5 Common Self-Limiting Programs to Conquer

In Learning & Mindset by Trent RhodesLeave a Comment

“I wish I could do that.”

“That’s impossible for me.”

“I can’t be that good.”

“If only I had xyz…”

“I was never good at xyz.”

These mind programs operate at the subconscious level, enabling them to spread their influence throughout daily life. Much more impact-ful than the spectacular feats people tend to be in awe of when it comes to the “law of attraction,” daily programming works like the Japanese concept of Kaizen, or continuous self-improvement. What these programs do is design our consciousness by set tingit up for continuous self-destruction. Reverse-Kaizen.

By self-destruction I mean…reverse our progress. These seemingly-small statements act so subtly that we accept them as part of normal, daily conversation. We take these in thinking nothing is wrong with the use of the language, but for us beings who have speech, language shapes reality.  Let’s cover each one individually:

“I wish I could do that.”

Ever heard the statement, “Your wish is my command?” When you make a wish what you’re doing is accessing the power of commanding, not wishing. The wish tells the subconscious mind / spirit what you desire but the texture of that energy is not a declaration. By your wish, you are stating that you cannot attain that which you’re wishing. You want to be that CEO, or you want to be an amazing chef, or you want to be a successful pilot, but your will is not engaged with conviction that you’ll actually have it. Instead of wishing, you can better program your spirit by stating in a confident tone, visualizing yourself as that person or in that experience, “I will be xyz” or “I will have xyz,” or even “I am xyz,” placing your frequency in that state of mind right now. By saying you are that right now, you secure in your mind the energy frequency necessary to be it. You will be challenged to talk like it, walk like it, act it until you are it.

“That’s impossible for me.”

This is a declaration of a dismissive nature. By using a statement, you are speaking what your subconscious will perceive as a fact and energize your life force accordingly. For example, if you say, “It’s impossible for me to write with my other hand,” well that’s exactly what it’s going to be. You will continue attempting to write legibly with your other hand, but will notice your performance consistently low. Deep down you’re already convinced that you can’t write well with the other hand. So your attempts are weak and without conviction. Instead of saying what’s impossible for you, begin stating what is possible by saying, “I can write with my other hand,” or “I can write with my other hand if I practice.

“I can’t be that good.”

This is similar to the wish but rather than spark a desire, you ignite the subconscious mind with another dismissive program. Whatever you’re comparing yourself to, it becomes the bar for your performance. You will perform less than that which you compared yourself to. In the “back of your mind” as some people say (really the subconscious/spirit), you will continue to think that you aren’t good enough. This pattern then influences your motivation, focus and consequently your manifestations. Revisit this statement and alter it by saying, “I can be better with practice.”

“If only I had xyz.”

This is a conditioning program, one that says you require a bargain in order to manifest something. When the conditions aren’t met, you are incapable of creating, doing, thinking or taking some form of action in your reality. Our western society, despite the abundance of resources here, still holds this program in public consciousness. By saying we’d do something only if we had something, we indirectly place the blame on the external factor, whatever it is that we’re missing. It becomes simultaneously the savior and the enemy: the savior when we receive it and the enemy when it alludes us. Reverse this statement by saying “I am resourceful and will figure it out no matter what.” Without going into an extensive list of case studies, conduct a brief Internet search on entrepreneurs and creators of the ages who found ways to accomplish their goals. They didn’t wait for something, just the right person or dollar amount or time of the year; they understood what their vision was and became resourceful, creating ways to progress.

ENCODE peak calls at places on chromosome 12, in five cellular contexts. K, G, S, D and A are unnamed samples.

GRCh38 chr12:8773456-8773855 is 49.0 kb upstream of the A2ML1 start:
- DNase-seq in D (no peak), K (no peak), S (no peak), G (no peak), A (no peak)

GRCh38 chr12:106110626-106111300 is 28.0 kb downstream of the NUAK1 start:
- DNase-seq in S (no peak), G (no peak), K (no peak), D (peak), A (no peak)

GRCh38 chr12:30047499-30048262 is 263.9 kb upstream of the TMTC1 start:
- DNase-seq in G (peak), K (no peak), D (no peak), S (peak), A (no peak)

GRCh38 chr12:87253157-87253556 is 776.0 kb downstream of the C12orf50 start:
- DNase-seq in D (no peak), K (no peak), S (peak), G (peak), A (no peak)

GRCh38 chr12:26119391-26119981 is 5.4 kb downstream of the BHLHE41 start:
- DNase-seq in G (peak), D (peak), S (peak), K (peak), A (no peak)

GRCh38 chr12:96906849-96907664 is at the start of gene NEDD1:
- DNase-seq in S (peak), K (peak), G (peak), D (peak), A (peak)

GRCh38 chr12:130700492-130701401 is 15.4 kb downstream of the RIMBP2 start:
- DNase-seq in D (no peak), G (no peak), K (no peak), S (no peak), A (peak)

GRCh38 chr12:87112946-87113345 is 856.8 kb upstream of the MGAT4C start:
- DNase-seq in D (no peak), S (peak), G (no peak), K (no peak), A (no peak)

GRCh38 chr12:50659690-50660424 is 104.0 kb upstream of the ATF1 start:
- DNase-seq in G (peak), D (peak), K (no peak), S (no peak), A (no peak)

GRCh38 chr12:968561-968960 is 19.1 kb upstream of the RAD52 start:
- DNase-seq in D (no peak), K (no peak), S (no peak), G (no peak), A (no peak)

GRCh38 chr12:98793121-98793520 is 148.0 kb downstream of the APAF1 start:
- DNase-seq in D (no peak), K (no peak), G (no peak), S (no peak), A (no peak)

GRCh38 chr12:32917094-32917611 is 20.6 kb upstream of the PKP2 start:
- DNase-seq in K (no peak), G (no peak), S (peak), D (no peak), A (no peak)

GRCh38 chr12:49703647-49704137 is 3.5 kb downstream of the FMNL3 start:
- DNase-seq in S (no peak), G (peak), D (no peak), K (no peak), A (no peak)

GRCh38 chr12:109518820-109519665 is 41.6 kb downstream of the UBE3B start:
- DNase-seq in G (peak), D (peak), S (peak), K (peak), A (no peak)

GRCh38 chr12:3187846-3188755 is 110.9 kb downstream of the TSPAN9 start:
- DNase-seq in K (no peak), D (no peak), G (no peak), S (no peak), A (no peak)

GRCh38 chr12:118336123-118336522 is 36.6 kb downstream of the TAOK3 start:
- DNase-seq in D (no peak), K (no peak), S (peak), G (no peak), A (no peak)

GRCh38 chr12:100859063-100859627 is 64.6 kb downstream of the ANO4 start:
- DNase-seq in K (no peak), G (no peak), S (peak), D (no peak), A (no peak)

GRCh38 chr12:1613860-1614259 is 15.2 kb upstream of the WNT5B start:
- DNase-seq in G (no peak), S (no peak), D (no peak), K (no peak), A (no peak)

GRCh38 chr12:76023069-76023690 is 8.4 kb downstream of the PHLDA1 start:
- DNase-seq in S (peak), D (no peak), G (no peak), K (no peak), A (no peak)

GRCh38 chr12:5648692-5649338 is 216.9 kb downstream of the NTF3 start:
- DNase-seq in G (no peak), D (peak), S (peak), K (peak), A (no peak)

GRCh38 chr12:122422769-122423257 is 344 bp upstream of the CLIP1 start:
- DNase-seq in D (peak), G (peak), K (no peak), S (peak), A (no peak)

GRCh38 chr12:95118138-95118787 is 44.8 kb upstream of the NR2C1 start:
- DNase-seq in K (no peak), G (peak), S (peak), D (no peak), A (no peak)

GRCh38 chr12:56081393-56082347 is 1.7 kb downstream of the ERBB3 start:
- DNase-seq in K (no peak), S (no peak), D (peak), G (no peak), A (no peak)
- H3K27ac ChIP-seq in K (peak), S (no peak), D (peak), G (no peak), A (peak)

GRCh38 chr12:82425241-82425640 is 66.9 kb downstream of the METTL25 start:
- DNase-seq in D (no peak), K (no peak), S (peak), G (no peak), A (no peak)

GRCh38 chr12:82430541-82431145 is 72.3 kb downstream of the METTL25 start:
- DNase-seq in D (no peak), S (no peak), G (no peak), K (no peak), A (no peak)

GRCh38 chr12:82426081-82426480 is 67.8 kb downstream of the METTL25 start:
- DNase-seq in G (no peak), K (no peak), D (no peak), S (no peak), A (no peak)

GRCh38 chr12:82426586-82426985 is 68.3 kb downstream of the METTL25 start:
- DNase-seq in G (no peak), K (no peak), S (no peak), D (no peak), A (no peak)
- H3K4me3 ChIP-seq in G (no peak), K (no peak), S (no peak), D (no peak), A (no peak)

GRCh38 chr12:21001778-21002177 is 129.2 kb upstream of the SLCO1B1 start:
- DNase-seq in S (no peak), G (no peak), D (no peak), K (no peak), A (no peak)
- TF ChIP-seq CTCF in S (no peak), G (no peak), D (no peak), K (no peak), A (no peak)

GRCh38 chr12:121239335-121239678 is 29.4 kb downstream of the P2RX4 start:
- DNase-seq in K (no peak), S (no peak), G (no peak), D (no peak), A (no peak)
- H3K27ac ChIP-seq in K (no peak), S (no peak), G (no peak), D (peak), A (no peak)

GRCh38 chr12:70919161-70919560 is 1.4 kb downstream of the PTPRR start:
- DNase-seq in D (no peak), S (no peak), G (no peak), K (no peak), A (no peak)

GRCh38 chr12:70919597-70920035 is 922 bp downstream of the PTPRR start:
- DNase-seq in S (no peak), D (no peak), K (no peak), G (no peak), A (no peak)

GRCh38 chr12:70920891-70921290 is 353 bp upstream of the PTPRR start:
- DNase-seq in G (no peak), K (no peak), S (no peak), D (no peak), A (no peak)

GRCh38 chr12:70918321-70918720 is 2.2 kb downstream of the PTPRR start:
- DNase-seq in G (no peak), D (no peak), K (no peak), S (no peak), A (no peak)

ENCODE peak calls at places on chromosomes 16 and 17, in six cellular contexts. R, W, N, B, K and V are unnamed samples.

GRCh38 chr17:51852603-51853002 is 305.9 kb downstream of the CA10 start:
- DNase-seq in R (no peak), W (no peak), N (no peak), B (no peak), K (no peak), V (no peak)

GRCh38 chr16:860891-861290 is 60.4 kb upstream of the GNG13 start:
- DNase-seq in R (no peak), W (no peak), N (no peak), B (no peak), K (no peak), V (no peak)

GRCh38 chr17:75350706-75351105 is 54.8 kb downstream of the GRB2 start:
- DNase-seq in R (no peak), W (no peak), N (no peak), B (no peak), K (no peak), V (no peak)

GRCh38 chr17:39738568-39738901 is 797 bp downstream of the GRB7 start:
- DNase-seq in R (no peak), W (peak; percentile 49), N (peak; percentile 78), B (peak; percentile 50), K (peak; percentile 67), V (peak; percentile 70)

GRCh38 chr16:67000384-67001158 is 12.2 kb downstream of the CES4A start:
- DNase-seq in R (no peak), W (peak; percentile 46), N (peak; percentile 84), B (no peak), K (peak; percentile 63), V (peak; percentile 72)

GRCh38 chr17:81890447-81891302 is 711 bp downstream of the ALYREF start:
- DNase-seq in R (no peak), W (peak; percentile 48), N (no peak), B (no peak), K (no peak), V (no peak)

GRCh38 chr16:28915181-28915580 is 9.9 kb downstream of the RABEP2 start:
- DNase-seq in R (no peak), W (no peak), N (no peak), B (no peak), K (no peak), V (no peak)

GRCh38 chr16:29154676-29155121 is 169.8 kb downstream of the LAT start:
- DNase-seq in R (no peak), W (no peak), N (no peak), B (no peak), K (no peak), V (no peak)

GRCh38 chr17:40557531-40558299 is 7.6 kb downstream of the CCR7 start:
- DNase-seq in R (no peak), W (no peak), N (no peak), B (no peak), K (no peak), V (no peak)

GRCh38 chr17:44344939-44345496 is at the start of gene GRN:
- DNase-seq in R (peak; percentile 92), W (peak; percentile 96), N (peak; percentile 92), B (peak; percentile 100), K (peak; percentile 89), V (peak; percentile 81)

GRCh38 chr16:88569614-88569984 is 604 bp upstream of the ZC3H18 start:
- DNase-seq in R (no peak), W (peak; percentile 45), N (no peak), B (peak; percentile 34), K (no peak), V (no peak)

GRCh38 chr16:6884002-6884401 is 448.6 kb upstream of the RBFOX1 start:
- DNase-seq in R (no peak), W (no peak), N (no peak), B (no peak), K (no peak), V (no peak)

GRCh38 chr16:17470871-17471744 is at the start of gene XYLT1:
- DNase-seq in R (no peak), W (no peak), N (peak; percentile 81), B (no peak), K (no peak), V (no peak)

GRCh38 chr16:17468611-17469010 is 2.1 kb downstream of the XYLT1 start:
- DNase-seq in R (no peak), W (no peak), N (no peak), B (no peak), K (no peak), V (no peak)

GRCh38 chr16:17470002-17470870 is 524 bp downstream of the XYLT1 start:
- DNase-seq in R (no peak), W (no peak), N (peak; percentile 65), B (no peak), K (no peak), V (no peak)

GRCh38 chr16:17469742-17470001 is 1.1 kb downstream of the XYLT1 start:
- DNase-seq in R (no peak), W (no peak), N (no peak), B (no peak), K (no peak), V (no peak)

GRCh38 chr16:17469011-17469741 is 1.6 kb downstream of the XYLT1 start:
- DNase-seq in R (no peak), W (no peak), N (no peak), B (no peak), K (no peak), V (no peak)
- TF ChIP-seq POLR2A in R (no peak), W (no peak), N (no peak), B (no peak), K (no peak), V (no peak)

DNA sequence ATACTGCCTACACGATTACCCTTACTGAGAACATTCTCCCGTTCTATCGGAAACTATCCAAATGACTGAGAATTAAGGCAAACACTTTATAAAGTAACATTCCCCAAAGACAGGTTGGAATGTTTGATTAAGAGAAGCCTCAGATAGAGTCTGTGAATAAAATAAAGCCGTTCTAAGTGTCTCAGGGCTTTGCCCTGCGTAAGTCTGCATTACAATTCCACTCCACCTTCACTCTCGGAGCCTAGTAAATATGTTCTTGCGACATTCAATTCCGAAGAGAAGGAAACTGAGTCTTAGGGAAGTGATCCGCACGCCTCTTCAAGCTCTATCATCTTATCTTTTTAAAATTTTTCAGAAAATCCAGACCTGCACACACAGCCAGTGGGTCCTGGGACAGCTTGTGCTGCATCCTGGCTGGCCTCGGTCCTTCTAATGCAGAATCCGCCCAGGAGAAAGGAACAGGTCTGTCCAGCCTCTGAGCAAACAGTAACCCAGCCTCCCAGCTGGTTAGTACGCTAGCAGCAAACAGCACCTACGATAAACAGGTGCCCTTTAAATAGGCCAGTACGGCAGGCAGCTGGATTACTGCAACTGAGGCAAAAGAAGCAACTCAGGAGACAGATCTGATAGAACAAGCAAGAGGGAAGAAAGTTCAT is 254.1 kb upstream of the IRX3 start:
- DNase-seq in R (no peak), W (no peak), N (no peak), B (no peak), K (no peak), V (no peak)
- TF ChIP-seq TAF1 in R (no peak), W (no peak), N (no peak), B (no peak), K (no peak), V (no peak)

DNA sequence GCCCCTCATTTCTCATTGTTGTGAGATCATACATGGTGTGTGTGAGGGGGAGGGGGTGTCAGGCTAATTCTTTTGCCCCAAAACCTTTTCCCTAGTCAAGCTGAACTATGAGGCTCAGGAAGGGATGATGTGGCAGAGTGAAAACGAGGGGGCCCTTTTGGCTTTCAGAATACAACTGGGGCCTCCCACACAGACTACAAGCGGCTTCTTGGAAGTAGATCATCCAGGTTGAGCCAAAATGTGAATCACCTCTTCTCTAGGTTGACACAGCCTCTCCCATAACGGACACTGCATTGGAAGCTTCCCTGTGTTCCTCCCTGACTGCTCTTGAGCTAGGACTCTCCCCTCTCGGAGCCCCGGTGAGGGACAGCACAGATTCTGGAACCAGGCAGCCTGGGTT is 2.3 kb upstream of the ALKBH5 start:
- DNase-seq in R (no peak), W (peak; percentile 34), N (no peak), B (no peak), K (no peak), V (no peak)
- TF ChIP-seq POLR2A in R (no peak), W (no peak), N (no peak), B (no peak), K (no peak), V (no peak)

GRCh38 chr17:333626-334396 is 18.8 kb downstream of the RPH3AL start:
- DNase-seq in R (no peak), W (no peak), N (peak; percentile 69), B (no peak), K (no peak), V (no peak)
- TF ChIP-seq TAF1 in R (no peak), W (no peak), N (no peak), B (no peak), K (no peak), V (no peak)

“I was never good at xyz.”

This program can be tricky, because it could very well be true that we weren’t always good at something. An aspiring 6-figure poker player may say to herself, “Me? I was never good at poker.” And she could also add, “But that never stopped me from improving. Now I’m one of the top 6 players in the world.”

As with everything we say and do, the intention behind the act is of critical importance, and can make the difference between a toxic or healthy manifestation. If “I was never” is used, she must be mindful to say it with the energy of that as a springboard towards further growth. If it’s left as is, it becomes a self-defeating program that says, “She was never good at it and since she didn’t say anything else to change it, she never will. Let’s help her accomplish that.”

Daily self-talk can be our asset or liability without realizing. Our spirit is turned on constantly absorbing the life experiences we have, but there are experiences (verbal, visual and environmental) that activate it for heightened receptivity. Speaking statements, toxic or beneficial, operate as one of those times when we elevate our subconscious receptivity, opening the door for new programs to enter and do their work.

Speak boldly. Speak confidently. Speak well.

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